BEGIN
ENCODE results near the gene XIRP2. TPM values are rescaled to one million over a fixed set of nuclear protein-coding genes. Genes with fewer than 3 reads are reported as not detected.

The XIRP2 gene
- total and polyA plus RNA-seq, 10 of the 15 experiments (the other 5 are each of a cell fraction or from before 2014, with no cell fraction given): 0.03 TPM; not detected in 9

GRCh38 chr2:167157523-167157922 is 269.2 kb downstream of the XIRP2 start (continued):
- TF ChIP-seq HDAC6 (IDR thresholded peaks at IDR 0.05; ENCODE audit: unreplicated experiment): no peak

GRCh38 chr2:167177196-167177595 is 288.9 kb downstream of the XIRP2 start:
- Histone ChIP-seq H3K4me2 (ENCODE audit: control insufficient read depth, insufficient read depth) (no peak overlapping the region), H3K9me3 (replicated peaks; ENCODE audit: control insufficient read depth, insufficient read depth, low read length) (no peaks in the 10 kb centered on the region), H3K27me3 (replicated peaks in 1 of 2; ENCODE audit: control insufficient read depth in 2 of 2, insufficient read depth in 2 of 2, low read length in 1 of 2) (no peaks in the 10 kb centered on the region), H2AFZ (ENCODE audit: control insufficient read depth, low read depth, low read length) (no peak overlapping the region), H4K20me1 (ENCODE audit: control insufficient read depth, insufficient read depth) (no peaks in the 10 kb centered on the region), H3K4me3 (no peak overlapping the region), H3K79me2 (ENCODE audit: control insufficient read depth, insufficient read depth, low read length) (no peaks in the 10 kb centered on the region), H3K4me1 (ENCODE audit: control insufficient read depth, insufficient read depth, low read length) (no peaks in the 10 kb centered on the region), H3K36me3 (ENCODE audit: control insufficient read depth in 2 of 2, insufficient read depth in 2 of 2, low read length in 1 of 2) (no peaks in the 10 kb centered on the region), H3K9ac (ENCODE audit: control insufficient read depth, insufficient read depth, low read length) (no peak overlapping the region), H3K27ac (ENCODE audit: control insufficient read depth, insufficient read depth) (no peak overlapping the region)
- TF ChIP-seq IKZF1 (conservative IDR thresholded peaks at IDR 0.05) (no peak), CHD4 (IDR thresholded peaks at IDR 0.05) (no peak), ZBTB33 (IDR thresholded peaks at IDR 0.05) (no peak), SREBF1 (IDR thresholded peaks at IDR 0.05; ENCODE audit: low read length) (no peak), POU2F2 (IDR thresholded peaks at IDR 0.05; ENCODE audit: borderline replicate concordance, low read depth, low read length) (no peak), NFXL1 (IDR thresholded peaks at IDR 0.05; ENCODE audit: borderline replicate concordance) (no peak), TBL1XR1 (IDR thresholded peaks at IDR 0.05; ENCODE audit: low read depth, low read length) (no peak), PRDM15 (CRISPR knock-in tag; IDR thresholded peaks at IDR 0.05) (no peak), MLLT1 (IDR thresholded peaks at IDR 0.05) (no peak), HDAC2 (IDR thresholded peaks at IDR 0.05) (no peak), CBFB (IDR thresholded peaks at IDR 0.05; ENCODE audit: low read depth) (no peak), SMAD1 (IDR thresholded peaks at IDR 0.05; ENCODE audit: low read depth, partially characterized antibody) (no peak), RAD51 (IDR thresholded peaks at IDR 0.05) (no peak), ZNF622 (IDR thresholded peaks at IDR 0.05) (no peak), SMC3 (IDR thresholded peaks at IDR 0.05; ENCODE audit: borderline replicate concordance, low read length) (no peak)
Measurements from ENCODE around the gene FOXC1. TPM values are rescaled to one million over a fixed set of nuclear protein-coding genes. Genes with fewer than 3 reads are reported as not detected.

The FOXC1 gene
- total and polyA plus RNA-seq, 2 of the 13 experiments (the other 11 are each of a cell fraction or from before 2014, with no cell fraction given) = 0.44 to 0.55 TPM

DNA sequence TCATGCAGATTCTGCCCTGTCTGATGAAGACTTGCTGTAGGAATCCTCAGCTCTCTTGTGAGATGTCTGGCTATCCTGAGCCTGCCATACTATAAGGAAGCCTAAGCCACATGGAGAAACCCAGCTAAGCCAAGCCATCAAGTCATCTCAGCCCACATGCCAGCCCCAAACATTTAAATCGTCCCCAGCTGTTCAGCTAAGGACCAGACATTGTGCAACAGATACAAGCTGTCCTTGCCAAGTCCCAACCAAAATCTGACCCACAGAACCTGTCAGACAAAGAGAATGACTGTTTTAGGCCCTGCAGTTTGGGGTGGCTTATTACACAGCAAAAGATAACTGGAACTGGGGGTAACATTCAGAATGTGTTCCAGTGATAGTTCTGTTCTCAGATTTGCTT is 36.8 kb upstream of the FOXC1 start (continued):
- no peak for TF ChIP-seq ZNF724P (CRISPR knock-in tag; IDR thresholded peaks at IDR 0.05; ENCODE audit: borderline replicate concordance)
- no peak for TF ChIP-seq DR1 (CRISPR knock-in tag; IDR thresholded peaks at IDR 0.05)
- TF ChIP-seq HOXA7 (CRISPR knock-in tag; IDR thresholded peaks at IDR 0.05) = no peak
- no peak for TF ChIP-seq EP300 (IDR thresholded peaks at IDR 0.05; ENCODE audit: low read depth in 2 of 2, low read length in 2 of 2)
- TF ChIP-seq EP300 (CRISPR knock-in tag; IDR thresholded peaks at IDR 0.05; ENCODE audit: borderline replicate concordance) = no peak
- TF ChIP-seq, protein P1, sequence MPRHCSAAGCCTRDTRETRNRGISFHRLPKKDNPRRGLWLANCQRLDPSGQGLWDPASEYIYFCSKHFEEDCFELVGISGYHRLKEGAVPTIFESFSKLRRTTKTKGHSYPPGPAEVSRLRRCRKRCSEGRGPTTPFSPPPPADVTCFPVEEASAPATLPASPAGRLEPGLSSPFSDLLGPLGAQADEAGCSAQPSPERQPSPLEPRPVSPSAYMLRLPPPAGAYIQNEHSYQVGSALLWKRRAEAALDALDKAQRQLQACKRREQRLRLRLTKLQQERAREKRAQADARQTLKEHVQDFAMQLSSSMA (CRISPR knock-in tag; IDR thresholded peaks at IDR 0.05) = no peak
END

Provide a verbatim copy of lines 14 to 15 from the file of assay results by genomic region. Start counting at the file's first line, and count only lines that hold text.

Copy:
- no peak for TF ChIP-seq DR1 (CRISPR knock-in tag; IDR thresholded peaks at IDR 0.05)
- TF ChIP-seq HOXA7 (CRISPR knock-in tag; IDR thresholded peaks at IDR 0.05) = no peak